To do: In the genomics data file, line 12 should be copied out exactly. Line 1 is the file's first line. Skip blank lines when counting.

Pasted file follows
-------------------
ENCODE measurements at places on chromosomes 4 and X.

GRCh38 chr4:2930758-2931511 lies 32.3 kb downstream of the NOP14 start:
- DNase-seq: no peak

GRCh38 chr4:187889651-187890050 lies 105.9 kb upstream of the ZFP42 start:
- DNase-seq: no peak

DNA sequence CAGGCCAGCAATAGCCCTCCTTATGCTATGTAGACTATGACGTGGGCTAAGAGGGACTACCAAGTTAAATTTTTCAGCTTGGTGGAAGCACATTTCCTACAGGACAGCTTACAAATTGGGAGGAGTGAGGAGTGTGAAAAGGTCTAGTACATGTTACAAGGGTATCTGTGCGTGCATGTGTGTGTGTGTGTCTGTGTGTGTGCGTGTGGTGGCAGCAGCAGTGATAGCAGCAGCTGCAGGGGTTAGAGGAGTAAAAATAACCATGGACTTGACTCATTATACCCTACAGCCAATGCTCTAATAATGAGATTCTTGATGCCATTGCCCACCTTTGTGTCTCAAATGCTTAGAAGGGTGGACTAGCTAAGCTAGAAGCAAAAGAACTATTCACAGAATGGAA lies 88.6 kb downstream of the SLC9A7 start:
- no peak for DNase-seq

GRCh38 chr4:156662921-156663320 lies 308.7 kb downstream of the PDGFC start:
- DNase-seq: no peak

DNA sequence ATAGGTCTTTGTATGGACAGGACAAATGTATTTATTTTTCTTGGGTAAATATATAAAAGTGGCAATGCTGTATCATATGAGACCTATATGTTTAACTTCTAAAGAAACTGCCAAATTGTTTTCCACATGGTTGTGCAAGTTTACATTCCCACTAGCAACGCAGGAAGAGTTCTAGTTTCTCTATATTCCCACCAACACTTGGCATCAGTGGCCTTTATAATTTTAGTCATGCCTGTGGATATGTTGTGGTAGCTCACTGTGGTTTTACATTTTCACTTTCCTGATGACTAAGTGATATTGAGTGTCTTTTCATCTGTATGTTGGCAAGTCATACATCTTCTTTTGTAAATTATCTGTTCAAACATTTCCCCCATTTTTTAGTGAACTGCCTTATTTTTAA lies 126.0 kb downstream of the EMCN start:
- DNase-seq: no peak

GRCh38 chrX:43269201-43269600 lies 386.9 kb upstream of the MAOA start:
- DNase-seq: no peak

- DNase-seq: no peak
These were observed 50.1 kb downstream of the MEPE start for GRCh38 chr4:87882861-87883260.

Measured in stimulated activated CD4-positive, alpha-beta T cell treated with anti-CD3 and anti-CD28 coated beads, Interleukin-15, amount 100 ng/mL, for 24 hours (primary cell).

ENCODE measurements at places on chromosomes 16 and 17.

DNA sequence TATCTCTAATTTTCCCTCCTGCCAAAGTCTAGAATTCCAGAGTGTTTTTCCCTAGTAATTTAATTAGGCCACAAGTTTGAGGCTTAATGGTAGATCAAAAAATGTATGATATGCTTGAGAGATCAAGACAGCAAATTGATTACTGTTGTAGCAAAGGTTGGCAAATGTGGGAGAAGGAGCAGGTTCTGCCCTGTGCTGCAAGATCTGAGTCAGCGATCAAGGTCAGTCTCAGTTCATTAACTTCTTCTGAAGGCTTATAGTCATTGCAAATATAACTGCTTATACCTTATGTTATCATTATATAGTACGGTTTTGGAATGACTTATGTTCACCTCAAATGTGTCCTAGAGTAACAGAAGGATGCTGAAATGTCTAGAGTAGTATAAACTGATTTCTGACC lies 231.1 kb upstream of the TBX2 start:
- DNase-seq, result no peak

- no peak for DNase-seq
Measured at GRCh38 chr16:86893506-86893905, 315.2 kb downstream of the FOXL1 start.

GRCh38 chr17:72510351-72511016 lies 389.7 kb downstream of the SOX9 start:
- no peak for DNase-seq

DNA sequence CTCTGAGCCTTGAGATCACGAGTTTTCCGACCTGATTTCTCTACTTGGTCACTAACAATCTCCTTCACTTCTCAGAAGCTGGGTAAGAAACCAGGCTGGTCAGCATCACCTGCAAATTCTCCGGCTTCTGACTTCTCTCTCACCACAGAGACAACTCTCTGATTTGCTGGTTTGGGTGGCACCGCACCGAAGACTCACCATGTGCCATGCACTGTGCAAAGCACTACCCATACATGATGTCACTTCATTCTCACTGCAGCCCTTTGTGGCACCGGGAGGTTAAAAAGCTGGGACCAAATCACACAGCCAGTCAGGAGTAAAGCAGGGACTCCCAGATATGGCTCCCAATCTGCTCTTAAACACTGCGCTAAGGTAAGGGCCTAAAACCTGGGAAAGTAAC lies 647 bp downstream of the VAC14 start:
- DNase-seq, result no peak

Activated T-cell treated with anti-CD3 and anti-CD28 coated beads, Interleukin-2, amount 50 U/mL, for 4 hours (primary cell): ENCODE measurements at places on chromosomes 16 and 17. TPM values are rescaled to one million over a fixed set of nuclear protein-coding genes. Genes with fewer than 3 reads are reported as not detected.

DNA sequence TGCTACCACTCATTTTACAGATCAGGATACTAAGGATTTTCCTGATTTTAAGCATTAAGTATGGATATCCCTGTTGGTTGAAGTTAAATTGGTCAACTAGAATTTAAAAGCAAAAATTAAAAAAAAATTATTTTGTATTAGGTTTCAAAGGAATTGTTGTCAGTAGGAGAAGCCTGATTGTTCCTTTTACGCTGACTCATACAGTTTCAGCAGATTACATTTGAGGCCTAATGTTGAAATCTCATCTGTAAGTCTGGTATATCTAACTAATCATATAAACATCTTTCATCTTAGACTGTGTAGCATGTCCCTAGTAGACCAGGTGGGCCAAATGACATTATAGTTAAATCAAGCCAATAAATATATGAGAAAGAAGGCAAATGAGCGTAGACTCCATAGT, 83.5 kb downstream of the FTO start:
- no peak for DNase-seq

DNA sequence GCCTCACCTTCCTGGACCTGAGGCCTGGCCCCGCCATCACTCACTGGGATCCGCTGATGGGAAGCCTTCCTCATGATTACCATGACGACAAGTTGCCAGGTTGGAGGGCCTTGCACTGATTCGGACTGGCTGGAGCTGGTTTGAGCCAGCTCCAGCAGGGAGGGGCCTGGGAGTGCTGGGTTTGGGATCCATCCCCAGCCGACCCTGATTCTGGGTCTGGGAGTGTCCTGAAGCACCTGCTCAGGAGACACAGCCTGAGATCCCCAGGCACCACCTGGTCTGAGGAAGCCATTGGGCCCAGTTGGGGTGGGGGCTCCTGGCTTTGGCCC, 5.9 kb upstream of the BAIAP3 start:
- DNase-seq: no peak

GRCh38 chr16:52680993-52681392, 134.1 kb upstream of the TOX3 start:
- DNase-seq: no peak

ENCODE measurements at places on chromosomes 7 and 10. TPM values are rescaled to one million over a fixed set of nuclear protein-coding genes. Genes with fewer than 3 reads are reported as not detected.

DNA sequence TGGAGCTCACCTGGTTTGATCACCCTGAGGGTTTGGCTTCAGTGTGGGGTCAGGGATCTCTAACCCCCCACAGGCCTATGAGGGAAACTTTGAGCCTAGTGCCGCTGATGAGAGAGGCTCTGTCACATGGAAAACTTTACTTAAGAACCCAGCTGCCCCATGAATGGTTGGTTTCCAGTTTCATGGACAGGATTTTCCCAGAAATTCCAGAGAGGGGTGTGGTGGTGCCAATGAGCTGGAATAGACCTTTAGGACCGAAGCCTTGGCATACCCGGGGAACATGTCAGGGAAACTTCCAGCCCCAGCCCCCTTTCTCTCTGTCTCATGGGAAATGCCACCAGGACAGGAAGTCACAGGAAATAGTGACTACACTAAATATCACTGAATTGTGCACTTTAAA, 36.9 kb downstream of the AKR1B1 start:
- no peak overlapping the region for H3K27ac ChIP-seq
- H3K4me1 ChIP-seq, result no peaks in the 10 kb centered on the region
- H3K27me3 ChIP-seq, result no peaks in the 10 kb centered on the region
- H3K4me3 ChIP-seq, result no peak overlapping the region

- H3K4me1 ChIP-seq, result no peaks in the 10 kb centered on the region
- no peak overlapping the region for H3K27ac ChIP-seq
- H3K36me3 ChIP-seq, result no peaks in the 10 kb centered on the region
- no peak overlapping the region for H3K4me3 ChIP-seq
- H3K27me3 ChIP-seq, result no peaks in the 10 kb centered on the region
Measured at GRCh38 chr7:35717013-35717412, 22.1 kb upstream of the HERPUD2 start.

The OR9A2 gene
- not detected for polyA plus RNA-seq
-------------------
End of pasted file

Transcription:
GRCh38 chrX:43269201-43269600 lies 386.9 kb upstream of the MAOA start: